CANNES • Director Olivier Assayas and actress Kristen Stewart shrugged off the negative response that Personal Shopper, competing for the Palme d'Or at the Cannes Film Festival, received at the film's premiere.
There were a few boos at the end of the media and the general audience screenings on Monday as the viewers seemed disappointed by the ending, which sees Stewart, an American personal shopper in Paris, trying to connect with her dead brother.
She sees ghosts, receives mysterious text messages and finds herself embroiled in a brutal murder as she goes through what the actress described as an "identity crisis".
"Movies have a life of their own. People have expectations of a film and then the film is something else," Assayas, who directed Stewart in Clouds Of Sils Maria two years ago, told a news conference on Tuesday.
The Cannes crowd is never shy about showing its disappointment. Last year, American director Gus van Sant's Sea Of Trees also received boos.
"It happens to me once in a while where people just don't get the ending," added Assayas, whose film otherwise received good critiques. A journalist had told him that the boos were probably due to his movie's unclear ending.
Stewart said: "Hey, everyone did not boo. Let's be clear."
She has a few nude scenes in the film, but the role is more revealing for her raw, natural performance, critics said.
Vanity Fair called the movie "deeply strange" but said: "Stewart is not yet an actress of sprawling range, but what she's able to do in this vein, not so much playing a character as expressively inhabiting a mood, is rather remarkable."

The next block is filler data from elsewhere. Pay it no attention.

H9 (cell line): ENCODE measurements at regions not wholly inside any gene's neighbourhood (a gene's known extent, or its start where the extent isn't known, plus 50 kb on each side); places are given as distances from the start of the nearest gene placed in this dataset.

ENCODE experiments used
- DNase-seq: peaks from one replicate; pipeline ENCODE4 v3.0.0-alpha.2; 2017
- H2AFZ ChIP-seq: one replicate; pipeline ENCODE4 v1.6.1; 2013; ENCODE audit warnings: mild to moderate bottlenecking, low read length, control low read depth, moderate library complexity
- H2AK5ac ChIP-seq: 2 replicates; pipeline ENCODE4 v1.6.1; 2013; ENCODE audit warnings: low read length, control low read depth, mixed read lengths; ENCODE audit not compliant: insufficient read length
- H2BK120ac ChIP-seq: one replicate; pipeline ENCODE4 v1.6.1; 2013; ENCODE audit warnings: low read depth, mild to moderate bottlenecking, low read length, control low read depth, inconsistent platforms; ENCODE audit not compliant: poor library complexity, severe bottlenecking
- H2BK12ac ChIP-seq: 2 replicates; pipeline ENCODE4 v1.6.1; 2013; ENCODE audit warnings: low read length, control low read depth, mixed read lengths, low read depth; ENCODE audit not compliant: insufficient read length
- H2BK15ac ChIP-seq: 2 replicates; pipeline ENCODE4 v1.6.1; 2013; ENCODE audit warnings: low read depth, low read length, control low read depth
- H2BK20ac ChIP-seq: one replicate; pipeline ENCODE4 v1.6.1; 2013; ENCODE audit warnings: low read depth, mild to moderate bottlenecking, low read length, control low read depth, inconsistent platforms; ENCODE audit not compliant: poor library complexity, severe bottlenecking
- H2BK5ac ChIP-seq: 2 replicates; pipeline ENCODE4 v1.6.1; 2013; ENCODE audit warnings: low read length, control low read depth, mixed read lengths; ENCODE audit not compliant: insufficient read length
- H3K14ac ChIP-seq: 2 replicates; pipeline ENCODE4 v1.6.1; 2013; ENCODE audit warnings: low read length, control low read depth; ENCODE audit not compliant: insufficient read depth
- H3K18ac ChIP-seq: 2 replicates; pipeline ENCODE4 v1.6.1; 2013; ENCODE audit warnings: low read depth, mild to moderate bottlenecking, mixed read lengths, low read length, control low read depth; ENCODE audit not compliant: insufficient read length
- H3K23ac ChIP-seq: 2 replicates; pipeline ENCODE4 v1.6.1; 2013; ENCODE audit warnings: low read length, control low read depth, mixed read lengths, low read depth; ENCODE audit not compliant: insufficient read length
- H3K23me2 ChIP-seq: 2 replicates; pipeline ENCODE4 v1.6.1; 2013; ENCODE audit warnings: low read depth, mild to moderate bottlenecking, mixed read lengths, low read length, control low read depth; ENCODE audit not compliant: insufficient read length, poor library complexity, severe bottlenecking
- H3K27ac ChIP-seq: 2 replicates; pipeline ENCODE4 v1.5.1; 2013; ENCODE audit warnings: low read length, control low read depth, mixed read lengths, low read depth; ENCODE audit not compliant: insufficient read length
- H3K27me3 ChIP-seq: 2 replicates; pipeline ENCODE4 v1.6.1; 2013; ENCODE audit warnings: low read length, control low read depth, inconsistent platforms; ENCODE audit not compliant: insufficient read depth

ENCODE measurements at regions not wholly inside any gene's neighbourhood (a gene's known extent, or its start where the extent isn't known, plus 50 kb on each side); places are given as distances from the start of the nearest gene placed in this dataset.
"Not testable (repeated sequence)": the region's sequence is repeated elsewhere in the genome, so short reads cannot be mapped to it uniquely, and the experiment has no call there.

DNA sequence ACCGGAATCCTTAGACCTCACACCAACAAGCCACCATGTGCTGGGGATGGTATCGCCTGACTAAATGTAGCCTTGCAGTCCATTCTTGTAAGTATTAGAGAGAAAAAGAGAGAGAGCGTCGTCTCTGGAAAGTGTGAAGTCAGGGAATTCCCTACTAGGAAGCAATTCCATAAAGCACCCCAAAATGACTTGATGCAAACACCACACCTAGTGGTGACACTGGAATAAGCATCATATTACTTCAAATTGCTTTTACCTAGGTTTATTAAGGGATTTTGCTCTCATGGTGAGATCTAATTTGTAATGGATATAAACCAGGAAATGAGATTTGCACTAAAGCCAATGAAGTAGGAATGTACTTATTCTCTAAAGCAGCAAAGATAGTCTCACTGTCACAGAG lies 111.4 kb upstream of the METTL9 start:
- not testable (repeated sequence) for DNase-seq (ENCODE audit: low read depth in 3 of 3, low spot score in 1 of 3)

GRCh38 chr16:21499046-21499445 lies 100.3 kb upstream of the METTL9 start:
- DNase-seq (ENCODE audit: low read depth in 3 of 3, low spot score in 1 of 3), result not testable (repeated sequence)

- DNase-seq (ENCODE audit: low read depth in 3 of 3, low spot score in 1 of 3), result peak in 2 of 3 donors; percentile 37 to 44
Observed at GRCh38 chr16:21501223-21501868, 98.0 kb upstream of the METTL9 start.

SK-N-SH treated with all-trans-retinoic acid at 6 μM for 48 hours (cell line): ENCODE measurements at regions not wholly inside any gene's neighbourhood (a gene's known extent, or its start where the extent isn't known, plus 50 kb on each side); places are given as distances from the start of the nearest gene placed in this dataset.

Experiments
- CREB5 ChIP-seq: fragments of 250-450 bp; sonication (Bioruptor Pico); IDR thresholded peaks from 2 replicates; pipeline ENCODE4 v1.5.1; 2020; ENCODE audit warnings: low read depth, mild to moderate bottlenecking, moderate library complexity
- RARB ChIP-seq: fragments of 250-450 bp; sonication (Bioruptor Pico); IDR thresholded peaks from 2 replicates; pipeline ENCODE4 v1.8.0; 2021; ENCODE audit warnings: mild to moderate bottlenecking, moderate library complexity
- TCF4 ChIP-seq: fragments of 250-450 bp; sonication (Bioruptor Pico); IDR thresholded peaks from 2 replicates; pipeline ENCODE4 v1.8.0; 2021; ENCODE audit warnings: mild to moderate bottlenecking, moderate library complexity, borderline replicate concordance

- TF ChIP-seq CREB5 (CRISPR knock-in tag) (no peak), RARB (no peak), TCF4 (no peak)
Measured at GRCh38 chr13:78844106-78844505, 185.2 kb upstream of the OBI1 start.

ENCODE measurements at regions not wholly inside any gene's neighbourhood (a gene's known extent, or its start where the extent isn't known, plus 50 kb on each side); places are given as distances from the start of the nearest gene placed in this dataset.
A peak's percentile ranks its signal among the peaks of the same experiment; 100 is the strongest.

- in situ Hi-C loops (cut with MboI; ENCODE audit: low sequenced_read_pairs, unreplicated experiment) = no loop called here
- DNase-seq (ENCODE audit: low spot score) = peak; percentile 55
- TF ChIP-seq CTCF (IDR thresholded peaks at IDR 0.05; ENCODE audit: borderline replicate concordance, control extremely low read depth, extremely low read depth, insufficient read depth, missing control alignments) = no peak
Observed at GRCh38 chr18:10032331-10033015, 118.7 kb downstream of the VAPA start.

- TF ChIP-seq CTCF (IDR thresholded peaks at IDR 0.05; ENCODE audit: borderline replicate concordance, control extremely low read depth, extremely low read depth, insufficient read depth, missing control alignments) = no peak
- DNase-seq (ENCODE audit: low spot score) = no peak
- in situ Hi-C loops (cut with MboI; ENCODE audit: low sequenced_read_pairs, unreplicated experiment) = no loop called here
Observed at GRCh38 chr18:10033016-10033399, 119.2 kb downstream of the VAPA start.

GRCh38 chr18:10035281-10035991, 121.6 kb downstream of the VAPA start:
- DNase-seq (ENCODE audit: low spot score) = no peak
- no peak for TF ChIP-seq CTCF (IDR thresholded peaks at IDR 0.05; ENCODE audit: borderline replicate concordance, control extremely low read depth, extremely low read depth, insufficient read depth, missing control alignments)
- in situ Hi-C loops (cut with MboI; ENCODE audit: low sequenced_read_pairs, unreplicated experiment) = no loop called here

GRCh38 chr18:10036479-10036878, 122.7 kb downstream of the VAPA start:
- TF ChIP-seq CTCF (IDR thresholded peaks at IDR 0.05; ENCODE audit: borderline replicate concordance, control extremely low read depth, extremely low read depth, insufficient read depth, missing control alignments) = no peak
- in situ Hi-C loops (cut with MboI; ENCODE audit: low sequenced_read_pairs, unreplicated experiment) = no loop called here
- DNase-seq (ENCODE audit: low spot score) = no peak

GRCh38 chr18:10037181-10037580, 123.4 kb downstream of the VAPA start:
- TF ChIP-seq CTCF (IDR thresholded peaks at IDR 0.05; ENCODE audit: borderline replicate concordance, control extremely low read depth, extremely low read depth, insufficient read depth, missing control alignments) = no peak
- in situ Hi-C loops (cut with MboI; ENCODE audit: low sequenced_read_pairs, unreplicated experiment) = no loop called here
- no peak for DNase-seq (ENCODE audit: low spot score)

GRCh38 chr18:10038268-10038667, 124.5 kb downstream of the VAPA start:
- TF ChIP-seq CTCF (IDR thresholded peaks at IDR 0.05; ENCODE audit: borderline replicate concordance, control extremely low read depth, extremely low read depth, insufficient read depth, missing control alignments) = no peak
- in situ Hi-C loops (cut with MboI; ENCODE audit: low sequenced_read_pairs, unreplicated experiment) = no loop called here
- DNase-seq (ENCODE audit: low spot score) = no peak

Meanwhile, German director Maren Ade's comedy Toni Erdmann has emerged as the favourite to win the Palme d'Or top prize on Sunday. It soared to the top of reviewers' polls early at the festival, delighting reviewers with a bittersweet father-daughter tale that races to a touching and riotously funny final act.
Critics also raved about the soulful performance of Star Wars: The Force Awakens actor Adam Driver in American indie legend Jim Jarmusch's Paterson, his gentle portrait of a bus driver with a poetic streak.
Driver plays a former soldier who transcends his workaday life with artistic inspiration and a tender love for his wife who has big dreams of her own (Iranian-born actress Golshifteh Farahani).
Movie website Indiewire said it was Driver's "finest performance" and the "most intimate film" by Jarmusch.
REUTERS, AGENCE FRANCE-PRESSE